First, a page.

With interest rates at record lows, I’ve been looking for dividend stocks to add to my portfolio today. Here are three companies I’ve been taking a closer look at recently with the view of opening a position.
At the top of my list is the blue-chip telecoms giant BT (LSE: BT.A). Strictly speaking, this isn’t a dividend stock. BT axed its second-half dividend in May 2020, leaving investors with just the 7.7p per share payment for the first half of the year.
For the current fiscal year, which ends at the end of this month, there will be no dividend at all. However, the group has signalled its intention to restart payouts in its next fiscal year.
Analysts have pencilled in a dividend of 7.4p per share. This could provide a prospective yield of 5.2% on the current stock price.
That said, there’s no guarantee the company will hit this target. A sudden increase in capital spending costs, or a fall in net profit, could weigh on income and derail BT’s recovery. These are the key challenges the group faces right now.
Still, despite these risks, I think this dividend stock offers potential. That’s why I’d buy the company for my portfolio today.
The second company on my list of dividend stocks I would buy today is Ferrexpo (LSE: FXPO).
Thanks to a record rise in iron ore prices over the past 12 months, this company was recently able to declare record dividends for its 2020 financial year of $0.72 (52p). That implies investors have seen a total income return of 14% this year.
It’s unlikely, in my opinion, that we will see a repeat of this in 2022. Iron ore prices are incredibly volatile, which means companies can earn record profits one year but report substantial losses the next. This is the most considerable risk the corporation currently faces.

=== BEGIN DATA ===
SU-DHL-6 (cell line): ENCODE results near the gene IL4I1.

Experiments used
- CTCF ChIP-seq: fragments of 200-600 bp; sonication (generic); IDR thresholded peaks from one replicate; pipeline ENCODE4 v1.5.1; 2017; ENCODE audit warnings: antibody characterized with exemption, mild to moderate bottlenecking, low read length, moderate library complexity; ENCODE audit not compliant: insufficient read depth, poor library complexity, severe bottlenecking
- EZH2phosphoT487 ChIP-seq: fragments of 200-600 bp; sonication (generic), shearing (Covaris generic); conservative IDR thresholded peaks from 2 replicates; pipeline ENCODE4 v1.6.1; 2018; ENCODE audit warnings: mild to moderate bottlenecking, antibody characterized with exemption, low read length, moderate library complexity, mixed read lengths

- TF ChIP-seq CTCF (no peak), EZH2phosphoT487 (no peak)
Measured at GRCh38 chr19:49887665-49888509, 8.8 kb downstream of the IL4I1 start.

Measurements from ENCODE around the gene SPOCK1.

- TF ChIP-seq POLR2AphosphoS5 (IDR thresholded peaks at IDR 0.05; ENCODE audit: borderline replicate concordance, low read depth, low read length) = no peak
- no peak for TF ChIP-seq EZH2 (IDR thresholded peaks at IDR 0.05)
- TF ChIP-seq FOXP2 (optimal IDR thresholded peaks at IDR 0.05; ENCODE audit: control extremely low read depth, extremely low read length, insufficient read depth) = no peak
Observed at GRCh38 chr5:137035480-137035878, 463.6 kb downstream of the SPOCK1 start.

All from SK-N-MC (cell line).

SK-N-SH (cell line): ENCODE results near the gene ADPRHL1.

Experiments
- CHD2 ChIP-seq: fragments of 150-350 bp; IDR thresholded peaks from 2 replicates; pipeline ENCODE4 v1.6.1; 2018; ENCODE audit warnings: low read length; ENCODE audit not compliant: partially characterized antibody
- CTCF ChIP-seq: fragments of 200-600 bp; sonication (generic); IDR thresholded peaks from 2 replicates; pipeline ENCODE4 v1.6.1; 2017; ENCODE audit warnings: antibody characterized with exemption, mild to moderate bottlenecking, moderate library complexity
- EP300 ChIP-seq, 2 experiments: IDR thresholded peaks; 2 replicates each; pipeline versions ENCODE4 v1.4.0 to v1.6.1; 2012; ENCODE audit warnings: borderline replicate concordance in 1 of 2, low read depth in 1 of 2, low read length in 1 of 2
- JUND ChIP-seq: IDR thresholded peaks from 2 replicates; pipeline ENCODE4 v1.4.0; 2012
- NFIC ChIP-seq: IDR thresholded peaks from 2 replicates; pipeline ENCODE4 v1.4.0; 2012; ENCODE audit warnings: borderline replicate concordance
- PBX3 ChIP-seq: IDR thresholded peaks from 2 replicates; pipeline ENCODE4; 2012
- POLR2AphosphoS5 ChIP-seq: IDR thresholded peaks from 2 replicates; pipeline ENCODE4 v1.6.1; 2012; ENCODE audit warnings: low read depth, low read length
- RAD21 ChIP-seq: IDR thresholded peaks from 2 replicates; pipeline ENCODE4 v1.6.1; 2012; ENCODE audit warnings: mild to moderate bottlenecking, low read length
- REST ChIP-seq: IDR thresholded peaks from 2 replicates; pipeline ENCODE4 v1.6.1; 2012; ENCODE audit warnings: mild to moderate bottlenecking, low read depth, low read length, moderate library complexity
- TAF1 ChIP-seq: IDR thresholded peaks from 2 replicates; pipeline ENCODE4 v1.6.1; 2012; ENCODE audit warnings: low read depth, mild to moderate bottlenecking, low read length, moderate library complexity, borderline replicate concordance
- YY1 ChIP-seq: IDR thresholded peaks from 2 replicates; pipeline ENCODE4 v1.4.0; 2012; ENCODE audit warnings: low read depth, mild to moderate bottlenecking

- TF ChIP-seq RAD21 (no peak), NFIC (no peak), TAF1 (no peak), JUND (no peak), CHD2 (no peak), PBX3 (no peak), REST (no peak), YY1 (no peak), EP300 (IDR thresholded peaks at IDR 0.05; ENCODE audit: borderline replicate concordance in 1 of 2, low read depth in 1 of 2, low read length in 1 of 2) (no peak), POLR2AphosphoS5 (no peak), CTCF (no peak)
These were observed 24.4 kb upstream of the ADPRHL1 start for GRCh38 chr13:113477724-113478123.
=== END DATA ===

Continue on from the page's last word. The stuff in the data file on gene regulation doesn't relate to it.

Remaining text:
However, Ferrexpo has always been happy to return excess profits to investors in boom times.
So, while the dividend yield might decline next year, I’m optimistic that this dividend stock will remain an income champion in the long run. That’s why I would buy the company for a diversified portfolio of UK shares today.
The final company on my list is one of the oldest listed UK businesses, Tate & Lyle (LSE: TATE).
With a yield of 4% at the time of writing, this dividend stock offers an attractive income level for investors. I’m also incredibly encouraged by its dividend history. For the past six years, Tate’s per-share dividend has stayed steady.
Of course, past performance should never be used as a guide to future potential. So, just because the company has been able to maintain this dividend in the past does not mean that it will continue to do so. Indeed, the organisation faces many challenges, such as volatile commodity prices and competition. These could impact its profit margins in the long run.
Still, the ingredients business operates in a relatively defensive sector, which gives me confidence in its long-term outlook. While the group does face challenges, I would buy the shares for this reason as part of my diversified portfolio of dividend stocks.
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Rupert Hargreaves has no position in any of the shares mentioned. The Motley Fool UK has no position in any of the shares mentioned. Views expressed on the companies mentioned in this article are those of the writer and therefore may differ from the official recommendations we make in our subscription services such as Share Advisor, Hidden Winners and Pro. Here at The Motley Fool we believe that considering a diverse range of insights makes us better investors.